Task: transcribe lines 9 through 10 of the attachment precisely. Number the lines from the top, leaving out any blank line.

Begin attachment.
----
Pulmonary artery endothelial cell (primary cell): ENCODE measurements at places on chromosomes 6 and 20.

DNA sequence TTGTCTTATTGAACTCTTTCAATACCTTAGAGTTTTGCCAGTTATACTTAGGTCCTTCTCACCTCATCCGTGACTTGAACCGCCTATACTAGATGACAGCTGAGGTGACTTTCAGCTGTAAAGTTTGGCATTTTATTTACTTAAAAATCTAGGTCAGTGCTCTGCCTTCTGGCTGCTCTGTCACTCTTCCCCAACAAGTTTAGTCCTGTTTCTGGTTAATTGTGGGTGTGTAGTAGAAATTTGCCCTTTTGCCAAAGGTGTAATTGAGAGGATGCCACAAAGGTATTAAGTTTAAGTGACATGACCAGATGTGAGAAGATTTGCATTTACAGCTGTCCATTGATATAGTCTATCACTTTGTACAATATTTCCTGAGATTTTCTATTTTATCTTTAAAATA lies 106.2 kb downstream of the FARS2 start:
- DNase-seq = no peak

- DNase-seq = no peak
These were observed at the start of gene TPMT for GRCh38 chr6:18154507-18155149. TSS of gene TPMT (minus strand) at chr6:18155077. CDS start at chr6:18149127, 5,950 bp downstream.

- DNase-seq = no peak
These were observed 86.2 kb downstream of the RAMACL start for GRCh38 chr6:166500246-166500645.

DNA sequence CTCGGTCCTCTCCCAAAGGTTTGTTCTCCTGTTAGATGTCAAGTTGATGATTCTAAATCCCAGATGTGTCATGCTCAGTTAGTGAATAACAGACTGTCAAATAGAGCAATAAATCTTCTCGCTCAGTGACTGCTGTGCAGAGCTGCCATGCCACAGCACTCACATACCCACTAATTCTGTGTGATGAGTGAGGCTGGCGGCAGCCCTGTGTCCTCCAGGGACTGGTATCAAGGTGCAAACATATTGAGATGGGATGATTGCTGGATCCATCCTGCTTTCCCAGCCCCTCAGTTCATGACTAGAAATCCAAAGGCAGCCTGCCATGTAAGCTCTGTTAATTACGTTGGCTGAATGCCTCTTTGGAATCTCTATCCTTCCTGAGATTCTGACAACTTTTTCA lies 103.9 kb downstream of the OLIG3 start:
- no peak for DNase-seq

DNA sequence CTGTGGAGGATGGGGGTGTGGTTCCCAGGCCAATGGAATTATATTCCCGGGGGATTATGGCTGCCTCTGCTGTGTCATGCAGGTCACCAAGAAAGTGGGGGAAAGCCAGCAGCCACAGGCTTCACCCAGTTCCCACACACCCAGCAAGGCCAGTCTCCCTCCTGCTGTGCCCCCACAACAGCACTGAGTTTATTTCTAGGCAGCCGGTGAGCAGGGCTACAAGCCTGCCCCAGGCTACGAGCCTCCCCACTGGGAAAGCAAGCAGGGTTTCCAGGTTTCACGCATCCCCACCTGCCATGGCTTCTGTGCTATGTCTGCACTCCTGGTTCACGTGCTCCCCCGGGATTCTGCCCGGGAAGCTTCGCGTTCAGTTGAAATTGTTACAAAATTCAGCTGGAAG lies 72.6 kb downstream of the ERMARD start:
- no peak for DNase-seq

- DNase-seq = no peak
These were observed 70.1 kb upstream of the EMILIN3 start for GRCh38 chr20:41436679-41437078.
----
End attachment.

- no peak for DNase-seq

DNA sequence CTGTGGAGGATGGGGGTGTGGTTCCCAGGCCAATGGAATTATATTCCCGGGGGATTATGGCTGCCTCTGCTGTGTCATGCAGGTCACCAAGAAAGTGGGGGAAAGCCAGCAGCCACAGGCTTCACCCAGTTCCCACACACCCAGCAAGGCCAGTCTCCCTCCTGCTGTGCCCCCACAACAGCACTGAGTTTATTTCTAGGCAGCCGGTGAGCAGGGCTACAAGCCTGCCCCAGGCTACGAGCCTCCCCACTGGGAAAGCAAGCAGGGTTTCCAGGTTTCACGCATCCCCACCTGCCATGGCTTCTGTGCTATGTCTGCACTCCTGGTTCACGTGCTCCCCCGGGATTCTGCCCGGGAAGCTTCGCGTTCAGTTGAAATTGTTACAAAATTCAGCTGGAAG lies 72.6 kb downstream of the ERMARD start: